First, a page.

The key importance of growth in Europe
At their meeting in Berlin on 24 May, Foreign Minister Guido Westerwelle and British Deputy Prime Minister Nick Clegg were agreed that dealing with Europe’s debt crisis would take fiscal consolidation and boosts to growth. Westerwelle called the two policies “two sides of the same coin”, adding that Germany and the United Kingdom shared many of the same goals for a stable and dynamic Europe. The two men discussed possible ways out of the crisis in a friendly and convivial atmosphere.
Westerwelle emphasized the three pillars on which policy to escape the crisis had to be built: budget discipline, solidarity in Europe and growth. Growth, he said, resulted from competitiveness. Clegg emphatically concurred, saying that fiscal discipline and growth were inextricably linked. The Deputy Prime Minister was adamant that growth could not be generated on the basis of debt and fiscal deficits.
The German Foreign Minister underlined Germany’s and Britain’s efforts to consolidate their budgets. Their two governments, he said, had been the first to significantly cut public spending. Westerwelle declared that Germany saw the UK as an important ally in the question of fiscal discipline and in their shared recognition that the accumulation of debt had to end. Growth, he reiterated, was the key to success.
Westerwelle also welcomed the fact “that people in Europe are increasingly acknowledging the need to accompany the fiscal compact for less debt with a growth compact for more competitiveness”. He went on to underscore solidarity as the third component of that policy, pointing out that this was the approach taken by the EU heads of state and government at their dinner on 23 May.
Six points to boost growth
Westerwelle listed six points which he saw as necessary components of any European solution which would encourage growth: using the EU budget to aim for growth; mobilizing as yet unused EU funds to promote growth; improving access to investment capital, with the involvement of the European Investment Bank; promoting infrastructure projects; completing the internal market (including the digital media and energy sectors); and strengthening free trade.
For his part, Clegg highlighted the importance of the internal market to generating new economic growth. If progress could be made in developing that market, he said – such as in the services and energy industries – a great many jobs would be created.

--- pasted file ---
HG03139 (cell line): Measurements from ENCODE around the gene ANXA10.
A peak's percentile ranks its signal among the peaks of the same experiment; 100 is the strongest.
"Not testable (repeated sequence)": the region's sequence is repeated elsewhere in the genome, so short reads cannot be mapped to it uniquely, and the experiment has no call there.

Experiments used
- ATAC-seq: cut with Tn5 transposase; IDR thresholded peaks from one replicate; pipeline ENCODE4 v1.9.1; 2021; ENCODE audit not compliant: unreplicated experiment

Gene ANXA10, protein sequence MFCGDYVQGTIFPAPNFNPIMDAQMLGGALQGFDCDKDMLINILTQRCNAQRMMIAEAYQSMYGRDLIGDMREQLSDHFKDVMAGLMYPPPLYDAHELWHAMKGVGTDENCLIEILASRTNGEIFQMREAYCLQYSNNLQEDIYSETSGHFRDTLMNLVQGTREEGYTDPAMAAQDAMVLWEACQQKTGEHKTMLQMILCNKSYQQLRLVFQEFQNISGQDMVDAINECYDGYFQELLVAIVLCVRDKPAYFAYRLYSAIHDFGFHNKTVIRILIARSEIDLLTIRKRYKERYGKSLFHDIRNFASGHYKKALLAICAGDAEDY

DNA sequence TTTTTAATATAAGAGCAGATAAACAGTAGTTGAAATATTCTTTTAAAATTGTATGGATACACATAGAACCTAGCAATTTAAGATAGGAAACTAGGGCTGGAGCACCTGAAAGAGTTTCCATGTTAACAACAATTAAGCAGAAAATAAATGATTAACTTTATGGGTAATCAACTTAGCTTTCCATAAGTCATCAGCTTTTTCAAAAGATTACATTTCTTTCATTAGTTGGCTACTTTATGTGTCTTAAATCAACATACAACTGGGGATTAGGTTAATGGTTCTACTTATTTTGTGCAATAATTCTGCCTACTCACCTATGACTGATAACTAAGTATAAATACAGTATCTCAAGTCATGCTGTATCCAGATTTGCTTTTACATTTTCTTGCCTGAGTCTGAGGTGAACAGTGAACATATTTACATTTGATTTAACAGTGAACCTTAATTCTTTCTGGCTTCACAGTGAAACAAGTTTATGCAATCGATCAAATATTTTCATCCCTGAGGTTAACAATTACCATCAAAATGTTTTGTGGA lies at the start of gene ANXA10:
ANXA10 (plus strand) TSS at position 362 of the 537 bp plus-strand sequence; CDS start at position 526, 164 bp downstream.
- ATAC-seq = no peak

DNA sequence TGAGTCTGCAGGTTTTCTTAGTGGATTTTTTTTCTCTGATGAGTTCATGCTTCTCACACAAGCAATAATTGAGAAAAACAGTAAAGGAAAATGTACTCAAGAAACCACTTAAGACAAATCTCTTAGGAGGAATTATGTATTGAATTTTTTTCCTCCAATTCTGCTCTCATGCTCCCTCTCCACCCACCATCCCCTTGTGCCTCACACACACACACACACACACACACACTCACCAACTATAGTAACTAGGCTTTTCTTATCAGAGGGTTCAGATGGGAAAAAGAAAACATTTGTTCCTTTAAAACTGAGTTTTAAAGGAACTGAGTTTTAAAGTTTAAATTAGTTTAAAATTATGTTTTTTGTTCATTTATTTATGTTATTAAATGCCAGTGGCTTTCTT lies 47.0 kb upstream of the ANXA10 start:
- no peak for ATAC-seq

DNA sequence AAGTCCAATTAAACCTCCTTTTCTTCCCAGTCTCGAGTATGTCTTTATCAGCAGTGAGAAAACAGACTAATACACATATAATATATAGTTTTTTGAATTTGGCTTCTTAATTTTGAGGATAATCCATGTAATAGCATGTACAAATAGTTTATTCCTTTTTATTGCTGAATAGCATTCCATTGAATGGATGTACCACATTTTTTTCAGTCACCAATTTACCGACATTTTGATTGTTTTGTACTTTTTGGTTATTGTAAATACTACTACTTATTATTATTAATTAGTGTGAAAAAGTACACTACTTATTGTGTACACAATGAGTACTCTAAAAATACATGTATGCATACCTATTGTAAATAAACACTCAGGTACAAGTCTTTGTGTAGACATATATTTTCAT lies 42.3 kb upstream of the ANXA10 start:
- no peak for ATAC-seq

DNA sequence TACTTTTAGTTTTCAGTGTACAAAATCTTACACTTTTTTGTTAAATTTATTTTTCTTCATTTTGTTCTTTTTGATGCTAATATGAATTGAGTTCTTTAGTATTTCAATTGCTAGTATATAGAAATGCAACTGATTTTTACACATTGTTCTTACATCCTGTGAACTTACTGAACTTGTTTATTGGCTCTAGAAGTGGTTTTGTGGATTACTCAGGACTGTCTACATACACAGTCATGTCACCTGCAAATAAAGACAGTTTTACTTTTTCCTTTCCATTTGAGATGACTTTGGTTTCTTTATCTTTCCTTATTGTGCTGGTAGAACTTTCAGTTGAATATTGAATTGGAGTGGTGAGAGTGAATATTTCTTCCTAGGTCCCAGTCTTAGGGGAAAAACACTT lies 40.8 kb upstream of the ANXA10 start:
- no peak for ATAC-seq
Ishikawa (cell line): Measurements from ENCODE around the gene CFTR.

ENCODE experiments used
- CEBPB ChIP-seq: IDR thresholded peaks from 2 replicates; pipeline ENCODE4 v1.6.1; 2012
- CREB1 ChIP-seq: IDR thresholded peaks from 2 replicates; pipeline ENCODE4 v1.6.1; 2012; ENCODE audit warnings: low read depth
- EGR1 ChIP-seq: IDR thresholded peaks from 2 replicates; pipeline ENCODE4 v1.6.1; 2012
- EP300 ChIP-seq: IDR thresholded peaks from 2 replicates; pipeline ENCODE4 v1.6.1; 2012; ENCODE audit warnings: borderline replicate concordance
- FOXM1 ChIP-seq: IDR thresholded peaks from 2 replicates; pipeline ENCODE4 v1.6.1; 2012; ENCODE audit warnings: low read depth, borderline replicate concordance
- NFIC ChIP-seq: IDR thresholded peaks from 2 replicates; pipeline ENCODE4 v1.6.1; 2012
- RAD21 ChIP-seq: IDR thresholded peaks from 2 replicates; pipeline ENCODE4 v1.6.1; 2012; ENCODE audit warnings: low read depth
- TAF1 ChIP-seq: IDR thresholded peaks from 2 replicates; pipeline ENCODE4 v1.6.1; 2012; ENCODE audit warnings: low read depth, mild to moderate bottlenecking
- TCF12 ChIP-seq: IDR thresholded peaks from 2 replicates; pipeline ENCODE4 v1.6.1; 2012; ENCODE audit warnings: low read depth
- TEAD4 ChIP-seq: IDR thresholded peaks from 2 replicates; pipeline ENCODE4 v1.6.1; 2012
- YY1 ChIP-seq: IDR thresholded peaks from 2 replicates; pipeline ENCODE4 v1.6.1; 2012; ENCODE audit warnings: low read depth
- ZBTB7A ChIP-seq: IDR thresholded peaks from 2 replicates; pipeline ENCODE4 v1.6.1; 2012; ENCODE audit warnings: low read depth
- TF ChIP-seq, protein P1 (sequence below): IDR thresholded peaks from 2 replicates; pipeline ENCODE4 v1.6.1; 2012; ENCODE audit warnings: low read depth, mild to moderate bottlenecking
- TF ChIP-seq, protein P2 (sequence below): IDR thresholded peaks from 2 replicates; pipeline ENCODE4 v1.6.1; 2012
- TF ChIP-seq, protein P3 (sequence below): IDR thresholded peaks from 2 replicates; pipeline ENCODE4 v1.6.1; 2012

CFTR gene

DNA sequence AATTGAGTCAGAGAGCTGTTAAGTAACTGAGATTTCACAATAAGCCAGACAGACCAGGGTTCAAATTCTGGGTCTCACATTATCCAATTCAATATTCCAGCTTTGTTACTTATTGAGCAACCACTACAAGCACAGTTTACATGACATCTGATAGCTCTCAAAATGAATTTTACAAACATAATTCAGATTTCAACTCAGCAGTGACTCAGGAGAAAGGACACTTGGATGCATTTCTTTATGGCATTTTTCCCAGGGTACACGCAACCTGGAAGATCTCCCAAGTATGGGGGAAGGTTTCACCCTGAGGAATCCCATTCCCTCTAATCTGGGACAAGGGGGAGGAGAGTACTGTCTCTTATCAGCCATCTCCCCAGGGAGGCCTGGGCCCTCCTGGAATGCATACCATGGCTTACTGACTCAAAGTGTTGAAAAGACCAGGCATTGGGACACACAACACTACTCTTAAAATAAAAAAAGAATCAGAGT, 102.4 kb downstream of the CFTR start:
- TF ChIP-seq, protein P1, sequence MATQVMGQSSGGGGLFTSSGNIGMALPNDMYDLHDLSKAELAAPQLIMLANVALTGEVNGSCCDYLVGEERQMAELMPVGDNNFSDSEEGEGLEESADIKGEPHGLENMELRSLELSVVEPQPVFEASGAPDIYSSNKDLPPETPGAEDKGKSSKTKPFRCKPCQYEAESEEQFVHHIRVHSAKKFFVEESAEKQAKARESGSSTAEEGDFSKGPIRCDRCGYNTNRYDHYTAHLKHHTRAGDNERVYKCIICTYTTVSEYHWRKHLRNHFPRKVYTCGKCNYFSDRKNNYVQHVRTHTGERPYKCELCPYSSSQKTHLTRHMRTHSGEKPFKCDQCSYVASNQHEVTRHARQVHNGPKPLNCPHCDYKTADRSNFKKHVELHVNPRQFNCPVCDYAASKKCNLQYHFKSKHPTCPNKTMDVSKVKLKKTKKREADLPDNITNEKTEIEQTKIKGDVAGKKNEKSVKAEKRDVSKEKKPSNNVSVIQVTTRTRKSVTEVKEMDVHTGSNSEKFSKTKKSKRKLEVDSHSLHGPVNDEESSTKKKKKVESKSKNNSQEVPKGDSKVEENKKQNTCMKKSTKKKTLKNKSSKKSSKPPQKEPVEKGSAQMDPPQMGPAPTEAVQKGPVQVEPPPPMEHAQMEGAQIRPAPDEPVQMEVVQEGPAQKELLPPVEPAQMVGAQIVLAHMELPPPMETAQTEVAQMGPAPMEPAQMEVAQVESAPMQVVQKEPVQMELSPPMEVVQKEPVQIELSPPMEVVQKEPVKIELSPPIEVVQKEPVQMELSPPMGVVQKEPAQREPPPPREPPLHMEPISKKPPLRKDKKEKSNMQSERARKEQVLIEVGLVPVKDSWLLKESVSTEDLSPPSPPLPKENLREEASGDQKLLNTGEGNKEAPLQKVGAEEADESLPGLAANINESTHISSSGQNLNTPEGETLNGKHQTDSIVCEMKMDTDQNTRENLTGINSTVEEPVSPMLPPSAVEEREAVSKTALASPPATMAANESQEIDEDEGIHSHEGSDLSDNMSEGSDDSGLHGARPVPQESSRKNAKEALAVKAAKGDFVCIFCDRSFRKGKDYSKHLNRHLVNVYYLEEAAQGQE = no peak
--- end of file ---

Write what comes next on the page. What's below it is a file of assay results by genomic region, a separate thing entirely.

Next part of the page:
Westerwelle emphasized that “growth is of key importance to the German Government”. It was a goal which was shared by the UK Government, he said, adding that a concrete agenda for growth now had to be drafted in time for the June European Council.
Let’s not make it easier to accumulate debt
Nonetheless, Westerwelle insisted, making it easier to accumulate debt would not be the right way to do that. The debt crisis would not be solved by more debt, he said. Germany, he went on, considered that Eurobonds would create the wrong incentives. As he explained, “they don’t solve the problem of excessive debt and insufficient competitiveness.” In contrast, he elaborated, they would instead make it easier to accumulate debt and dissipate the pressure to undertake vital structural reform – competitiveness-boosting reform which he saw as the only way of overcoming the crisis longterm. Westerwelle expressed respect and recognition with regard to the EU countries which had started down the difficult road of reform.
What governments had to do now, the Foreign Minister said, was find a compromise for Europe to overcome the crisis. He stressed the need for a joint, viable solution, indicating that the six points he had outlined provided possible starting points. He concluded with the exhortation that “It is now up to us to step up to our responsibilities and find a way.”
Last updated 24.05.2012